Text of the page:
Quintilian (30-100 CE) says in his Institutio Oratoria that the Jews are a derision for the rest of men, and that their religion is the embodiment of superstition.
Martial (40-105), in his Epigrams, sees the Jews as followers of a cult whose true nature is secret to hide it from the rest of the world, and he attacks circumcision, the Shabbat (or Saturday: that is, doing nothing on the seventh day of the week, which gave them lazy press), and their abstinence from pork.
Tacitus (56-120), the famous historian who praised the Germans, also spoke about the Jews but in very different terms. He says that they descend from lepers expelled from Egypt, and that under the Assyrians, the Medes and Persians, they were the most despised and humiliated people. Among the terms with which Tacitus qualifies Jewry we have ‘perverse, abominable, cruel, superstitious, alien to any law of religion, evil and filthy’ among many others:

The Jewish customs are sad, dirty, vile and abominable, and if they have survived it is thanks to their perversity. Of all enslaved peoples, Jews are the most despicable and disgusting.
For the Jews, everything that is sacred to us is despicable, and what is repugnant to us is lawful.
The Jews reveal a stubborn bond with one another, which contrasts with their hatred for the rest of humanity… Among them, nothing is lawful. Those who embrace their religion practice the same thing, and the first thing they are taught is to despise the gods [History, chapters 4 and 5].

Juvenal (55-130), in his Satires, criticizes the Jews for the Sabbath, for not worshiping images, for circumcising themselves, for not eating pork, for being scrupulous with their laws while despising those of Rome, and that they only reveal the ‘initiates’ the true nature of Judaism. In addition, he blames Orientals in general and Jewry in particular for the degeneration of the environment in Rome itself.
Marcus Aurelius (121-180) passed through Judea on his trip to Egypt, being surprised by the ways of the local Jewish population. He will say, ‘I find this people worse than the Marcomanni, the Quadics and the Sarmatians (Rerum Gestarum Libri by Ammianus Marcellinus).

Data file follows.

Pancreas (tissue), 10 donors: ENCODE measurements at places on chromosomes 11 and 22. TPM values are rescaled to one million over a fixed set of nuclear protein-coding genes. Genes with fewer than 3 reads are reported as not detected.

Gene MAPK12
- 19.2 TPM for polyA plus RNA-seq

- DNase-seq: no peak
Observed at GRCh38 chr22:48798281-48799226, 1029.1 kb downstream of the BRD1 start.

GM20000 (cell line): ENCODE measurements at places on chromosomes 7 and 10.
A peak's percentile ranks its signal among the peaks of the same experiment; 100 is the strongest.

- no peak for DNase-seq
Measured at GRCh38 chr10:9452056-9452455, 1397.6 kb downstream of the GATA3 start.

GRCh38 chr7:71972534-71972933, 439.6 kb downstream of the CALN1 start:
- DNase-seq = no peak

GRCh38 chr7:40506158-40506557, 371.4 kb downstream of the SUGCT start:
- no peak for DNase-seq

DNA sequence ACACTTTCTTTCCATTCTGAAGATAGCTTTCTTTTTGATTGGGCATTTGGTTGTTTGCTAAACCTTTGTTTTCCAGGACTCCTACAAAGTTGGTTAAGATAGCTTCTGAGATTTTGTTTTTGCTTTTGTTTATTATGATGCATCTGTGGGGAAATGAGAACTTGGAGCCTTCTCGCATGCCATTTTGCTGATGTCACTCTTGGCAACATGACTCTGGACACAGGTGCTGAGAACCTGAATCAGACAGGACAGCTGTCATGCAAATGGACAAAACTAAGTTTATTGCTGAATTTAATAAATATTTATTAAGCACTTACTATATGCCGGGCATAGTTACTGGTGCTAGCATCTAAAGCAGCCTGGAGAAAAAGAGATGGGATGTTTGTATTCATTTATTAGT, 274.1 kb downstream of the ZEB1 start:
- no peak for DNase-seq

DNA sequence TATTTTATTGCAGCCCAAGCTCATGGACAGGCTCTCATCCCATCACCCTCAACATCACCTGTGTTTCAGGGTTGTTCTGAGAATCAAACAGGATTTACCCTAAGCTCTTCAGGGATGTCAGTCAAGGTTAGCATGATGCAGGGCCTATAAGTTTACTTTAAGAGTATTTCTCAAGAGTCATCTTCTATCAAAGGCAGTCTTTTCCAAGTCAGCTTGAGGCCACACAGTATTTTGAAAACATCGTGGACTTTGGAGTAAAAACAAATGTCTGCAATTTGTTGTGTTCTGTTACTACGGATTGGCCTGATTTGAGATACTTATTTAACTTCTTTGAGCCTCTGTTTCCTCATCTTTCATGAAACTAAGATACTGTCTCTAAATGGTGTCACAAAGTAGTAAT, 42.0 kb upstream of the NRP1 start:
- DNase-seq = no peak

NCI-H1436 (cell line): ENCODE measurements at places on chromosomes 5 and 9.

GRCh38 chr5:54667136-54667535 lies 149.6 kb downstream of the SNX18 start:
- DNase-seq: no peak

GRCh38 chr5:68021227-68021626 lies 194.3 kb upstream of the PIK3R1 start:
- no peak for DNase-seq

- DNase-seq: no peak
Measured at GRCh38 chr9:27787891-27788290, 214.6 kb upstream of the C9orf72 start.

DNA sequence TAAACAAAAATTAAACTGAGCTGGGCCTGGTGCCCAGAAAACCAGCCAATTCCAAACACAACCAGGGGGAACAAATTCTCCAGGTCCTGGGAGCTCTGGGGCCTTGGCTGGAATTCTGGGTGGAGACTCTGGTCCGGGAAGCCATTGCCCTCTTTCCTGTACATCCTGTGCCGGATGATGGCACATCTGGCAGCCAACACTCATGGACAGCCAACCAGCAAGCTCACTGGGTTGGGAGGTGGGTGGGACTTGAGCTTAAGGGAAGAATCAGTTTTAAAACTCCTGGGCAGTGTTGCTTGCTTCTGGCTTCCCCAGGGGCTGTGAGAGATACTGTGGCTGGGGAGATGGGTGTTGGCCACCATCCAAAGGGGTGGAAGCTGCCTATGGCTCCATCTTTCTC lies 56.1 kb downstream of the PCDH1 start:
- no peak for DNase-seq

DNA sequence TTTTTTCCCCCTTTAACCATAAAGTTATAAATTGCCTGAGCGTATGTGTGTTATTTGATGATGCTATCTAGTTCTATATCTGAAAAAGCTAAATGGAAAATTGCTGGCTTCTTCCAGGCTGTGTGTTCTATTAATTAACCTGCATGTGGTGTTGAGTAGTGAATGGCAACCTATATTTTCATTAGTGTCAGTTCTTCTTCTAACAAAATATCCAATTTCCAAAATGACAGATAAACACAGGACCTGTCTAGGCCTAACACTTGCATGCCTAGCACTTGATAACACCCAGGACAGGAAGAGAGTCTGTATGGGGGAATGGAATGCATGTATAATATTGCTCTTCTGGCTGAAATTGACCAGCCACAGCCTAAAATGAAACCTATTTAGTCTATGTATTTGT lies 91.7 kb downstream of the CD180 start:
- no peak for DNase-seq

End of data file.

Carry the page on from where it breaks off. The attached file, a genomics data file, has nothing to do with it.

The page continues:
These quotes summarise how the Romans, an Indo-European martial, virile and disciplined people, saw the Jewish quarter. It can be said that, until the triumph of the Romans, no people had been so aware of the challenge posed by Judaism.
All these quotes point to a stubborn ideological as well as military confrontation, in which both Rome and Judea were going to think a lot for a final solution: a conflict that would influence History in a huge way and, therefore, cannot be ignored under any pretext. This article tries to give an idea of what the old clash of the East against the West meant.

Ancient Greece Ancient Rome Aryan beauty Hesiod History Homer Horace Iliad (epic book) Juvenal Madison Grant Miscegenation Nordicism Ovid Pindar Plutarch Racial studies Sparta (Lacedaemon) Tacitus Thebes

What race were the Greeks —

and Romans?


The evidence is clear—but often ignored

by John Harrison Sims

Recent [1] films about ancient Greece such as Troy, Helen of Troy, and 300, have used actors who are of Anglo-Saxon or Celtic ancestry (e.g. Brad Pitt, Gerard Butler). Recent films about ancient Rome, such as Gladiator and HBO’s series Rome, have done the same (e.g. Russell Crowe). Were the directors right, from an historical point of view? Were the ancient Greeks and Romans of North European stock?